This cat is also notable for modifications in the species' paws. It is one of the only felids with semi-retractable claws, and with pads that, by their scope, disallow gripping.Thus, cheetahs cannot climb upright trees, although they are generally capable of reaching easily accessible branches.

The cheetah has unusually low genetic variability. This is accompanied by a very low sperm count, motility, and deformed flagella.Skin grafts between unrelated cheetahs illustrate the former point in that there is no rejection of the donor skin. It is thought that the species went through a prolonged period of inbreeding following a genetic bottleneck during the last ice age. This suggests that genetic monomorphism did not prevent the cheetah from flourishing across two continents for thousands of years.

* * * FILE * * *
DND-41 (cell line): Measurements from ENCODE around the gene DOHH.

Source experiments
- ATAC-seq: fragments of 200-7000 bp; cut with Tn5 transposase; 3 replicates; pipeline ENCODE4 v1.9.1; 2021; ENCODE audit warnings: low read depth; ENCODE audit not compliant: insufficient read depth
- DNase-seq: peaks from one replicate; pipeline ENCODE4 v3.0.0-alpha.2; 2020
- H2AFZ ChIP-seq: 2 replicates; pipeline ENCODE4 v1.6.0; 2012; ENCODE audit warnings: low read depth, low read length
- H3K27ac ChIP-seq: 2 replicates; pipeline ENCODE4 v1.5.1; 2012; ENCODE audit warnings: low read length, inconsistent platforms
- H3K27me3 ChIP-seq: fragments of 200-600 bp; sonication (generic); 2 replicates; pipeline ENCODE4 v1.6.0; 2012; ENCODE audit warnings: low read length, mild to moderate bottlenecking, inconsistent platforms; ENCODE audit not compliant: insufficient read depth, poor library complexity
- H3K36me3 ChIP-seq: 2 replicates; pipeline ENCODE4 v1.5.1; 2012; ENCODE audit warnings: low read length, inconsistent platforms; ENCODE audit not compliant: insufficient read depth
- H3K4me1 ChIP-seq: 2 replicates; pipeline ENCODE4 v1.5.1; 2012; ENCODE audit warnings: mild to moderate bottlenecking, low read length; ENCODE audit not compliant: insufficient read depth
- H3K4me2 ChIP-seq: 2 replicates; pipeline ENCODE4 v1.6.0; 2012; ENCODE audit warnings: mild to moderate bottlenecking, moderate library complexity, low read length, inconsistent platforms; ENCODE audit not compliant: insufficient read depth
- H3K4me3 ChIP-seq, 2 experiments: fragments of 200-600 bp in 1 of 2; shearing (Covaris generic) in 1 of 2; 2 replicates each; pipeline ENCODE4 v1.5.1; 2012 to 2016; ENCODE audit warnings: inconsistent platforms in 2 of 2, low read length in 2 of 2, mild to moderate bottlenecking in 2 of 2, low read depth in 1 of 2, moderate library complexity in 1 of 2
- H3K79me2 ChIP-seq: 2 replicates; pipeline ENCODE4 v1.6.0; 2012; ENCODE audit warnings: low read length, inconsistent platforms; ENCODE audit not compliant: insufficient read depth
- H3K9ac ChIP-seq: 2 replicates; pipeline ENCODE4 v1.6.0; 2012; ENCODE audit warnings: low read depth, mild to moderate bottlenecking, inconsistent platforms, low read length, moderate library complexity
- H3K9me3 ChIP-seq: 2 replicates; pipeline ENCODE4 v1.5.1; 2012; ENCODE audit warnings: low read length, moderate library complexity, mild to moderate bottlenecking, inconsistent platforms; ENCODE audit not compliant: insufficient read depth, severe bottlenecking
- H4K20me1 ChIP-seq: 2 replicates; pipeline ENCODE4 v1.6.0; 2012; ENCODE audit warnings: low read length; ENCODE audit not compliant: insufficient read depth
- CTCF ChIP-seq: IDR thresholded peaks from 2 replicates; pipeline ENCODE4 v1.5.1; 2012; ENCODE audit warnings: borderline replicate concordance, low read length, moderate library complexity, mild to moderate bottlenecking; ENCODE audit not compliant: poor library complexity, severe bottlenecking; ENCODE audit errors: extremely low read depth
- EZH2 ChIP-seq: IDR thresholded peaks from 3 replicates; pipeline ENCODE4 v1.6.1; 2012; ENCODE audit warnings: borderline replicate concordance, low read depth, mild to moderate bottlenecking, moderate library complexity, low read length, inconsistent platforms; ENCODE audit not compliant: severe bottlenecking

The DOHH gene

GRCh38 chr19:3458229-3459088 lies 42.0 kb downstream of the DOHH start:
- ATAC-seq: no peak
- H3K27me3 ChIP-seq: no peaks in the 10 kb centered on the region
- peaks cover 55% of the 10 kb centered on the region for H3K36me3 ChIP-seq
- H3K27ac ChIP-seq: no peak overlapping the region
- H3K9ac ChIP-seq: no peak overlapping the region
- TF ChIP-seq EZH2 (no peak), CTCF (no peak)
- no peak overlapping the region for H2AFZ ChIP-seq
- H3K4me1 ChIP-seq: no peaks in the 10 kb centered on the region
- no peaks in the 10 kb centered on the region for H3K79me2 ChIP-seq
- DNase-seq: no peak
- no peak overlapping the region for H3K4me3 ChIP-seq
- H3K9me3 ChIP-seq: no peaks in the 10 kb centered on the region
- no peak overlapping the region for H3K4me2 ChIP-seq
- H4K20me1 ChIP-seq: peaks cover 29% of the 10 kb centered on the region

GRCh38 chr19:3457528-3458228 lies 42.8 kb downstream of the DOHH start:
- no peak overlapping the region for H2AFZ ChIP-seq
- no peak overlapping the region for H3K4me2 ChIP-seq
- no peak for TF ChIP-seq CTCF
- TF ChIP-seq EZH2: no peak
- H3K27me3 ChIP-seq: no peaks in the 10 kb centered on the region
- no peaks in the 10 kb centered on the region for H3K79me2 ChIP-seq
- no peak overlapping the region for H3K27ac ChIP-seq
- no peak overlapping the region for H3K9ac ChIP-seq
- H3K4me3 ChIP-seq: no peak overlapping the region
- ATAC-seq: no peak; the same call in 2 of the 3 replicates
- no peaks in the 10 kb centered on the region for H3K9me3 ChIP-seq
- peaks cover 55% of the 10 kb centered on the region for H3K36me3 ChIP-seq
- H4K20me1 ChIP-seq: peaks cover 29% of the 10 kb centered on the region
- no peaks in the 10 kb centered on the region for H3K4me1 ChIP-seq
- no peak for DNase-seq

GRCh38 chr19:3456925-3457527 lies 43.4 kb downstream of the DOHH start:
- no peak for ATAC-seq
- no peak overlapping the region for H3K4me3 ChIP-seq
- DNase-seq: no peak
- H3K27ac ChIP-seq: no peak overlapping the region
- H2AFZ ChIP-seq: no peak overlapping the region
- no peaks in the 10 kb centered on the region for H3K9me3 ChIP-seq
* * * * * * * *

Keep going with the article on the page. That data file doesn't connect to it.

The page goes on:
The cheetah likely evolved in Africa during the Miocene epoch (26 million to 7.5 million years ago), before migrating to Asia. Recent research has placed the last common ancestor of all existing populations as living in Asia 11 million years ago, which may lead to revision and refinement of existing ideas about cheetah evolution.

IMPALA
Impala range between 75 and 95 cm (30 and 37 in) tall. Average mass for a male impala is 40 to 80 kg (88 to 180 lb), while females weigh about 30 to 50 kg (66 to 110 lb). They are normally reddish-brown in color (hence the Afrikaans name of "Rooibok"), have lighter flanks and white underbellies with a characteristic "M" marking on the rear. Males, referred to as rams, have lyre-shaped horns, which can reach up to 90 centimeters in length. Females, referred to as ewes, have no horns. The black impala, found in very few places in Africa, is an extremely rare type. A recessive gene causes the black colouration in these animals.